Moving forward, there is no doubt that politics will continue to incorporate these interdisciplinary practices as their influence pushes beyond the private sector— hiring technical teams with a shrewd understanding of the possible role emerging technologies will play in the coming races. The public citizen has an obligation, now more than ever, to construct a more wholistic view of the political sphere— and to use that understanding to connect with constituents outside their customary circles.
As the hybrid media economy evolves and diversifies, intellectuals and technologists have an incredible opportunity to connect their peers in unique and powerful ways. Arguably most dire is our need for new and innovative digital public spheres, unfettered by private interests or distorted by algorithmic decision-making. Especially in the face of rampant misinformation and polarization, this virtual public domain is necessary for promoting discussion and, hopefully, resolution. Additionally, I believe communities need to develop free and inclusive outlets for sharing original, accountable, and relevant media and news at a local level.
N O T E S
1 Foucault, Michel, and Joseph Pearson. Fearless speech. Los Angeles, CA: Semiotext(e), 2001.
2 Advertisements, on the other hand, are often built with the explicit intention of infiltrating popular media.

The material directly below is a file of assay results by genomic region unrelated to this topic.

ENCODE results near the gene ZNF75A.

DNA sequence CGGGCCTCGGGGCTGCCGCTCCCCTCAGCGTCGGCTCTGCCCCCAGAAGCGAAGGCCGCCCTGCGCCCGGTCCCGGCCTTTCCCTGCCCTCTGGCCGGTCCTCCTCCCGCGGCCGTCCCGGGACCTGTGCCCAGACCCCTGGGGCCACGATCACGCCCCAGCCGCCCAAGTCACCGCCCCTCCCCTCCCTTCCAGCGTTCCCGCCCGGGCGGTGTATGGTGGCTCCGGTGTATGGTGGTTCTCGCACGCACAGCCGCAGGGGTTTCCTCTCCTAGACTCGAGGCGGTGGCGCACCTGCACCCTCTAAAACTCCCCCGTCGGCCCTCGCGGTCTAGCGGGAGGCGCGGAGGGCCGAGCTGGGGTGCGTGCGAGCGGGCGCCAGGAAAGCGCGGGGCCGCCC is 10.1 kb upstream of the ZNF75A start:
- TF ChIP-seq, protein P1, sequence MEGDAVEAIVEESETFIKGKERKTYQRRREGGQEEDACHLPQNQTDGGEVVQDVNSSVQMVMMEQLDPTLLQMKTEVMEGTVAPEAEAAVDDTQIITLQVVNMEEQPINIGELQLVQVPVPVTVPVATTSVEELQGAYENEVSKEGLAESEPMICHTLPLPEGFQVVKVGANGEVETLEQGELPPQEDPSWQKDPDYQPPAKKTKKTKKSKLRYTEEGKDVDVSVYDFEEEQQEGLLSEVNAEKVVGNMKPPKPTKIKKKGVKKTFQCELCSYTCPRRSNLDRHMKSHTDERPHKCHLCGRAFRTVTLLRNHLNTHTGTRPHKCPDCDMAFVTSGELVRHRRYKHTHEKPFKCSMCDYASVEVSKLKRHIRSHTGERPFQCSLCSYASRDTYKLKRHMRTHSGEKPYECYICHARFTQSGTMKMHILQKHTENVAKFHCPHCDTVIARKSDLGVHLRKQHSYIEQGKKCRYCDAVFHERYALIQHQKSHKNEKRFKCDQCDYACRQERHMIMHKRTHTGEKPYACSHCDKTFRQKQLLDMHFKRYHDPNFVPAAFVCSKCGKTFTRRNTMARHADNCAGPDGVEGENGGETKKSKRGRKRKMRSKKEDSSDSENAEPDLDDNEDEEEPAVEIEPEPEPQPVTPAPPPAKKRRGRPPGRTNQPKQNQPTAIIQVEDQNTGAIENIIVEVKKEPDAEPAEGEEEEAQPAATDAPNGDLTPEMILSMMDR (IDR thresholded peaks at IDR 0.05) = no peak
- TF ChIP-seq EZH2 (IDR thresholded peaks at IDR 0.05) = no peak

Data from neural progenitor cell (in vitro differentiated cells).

3 Ironically, the word "content" has largely replaced "media" as it becomes more and more devoid of content in an attempt to game the evolving algorithms used by search engines and social media.
4 Latour, Bruno, and Peter Weibel. Making things public: atmospheres of democracy. Cambridge, MA: MIT, 2005. | David Karpf is an Associate Professor of Media and Public Affairs at George Washington University.
5 (emphasis added) Hayer, Maarten, and Arnold Reijndorp. In search of new public domain: analysis and strategy. Rotterdam: NAi, 2001.
6 My comment on "content" (note 3) as well as my appreciation for David's work comes in part from my background in "search engine optimization" (SEO). During my time working for a marketing consultancy, I grew very familiar with these terms and the ways in which companies are able to game the system for organic (not advertised) results in Google.
7 Kellner, Douglas. Intellectuals, the New Public Spheres, and Techno-Politics. UCLA. Accessed January 31, 2018. https: //pages.gseis.ucla.edu /faculty /kellner /essays /intellectualsnewpublicspheres.pdf.
8 Karpf, David. Analytic activism. Digital listening and the new political strategy. Corby: Oxford University Press, 2017.
9 Original emphasis, source included by note 9
10 Bakshy, E., S. Messing, and L. A. Adamic. "Exposure to ideologically diverse news and opinion on Facebook." Science 348, no. 6239 (2015): 1130-132. doi:10.1126/science.aaa1160.
11 Here, I'm taking Peter Sloterdijk's terminology in describing the Athenian polis— which is used to describe both the city and its people (note 4). Sloterdijk emphasizes in the same paragraph that in order for the polis to function in this way, it must enable a transition from observation (voyeur) to participation (participant).
12 Facebook has often refused to acknowledge its role as a media distributor since most content is shared from other sources.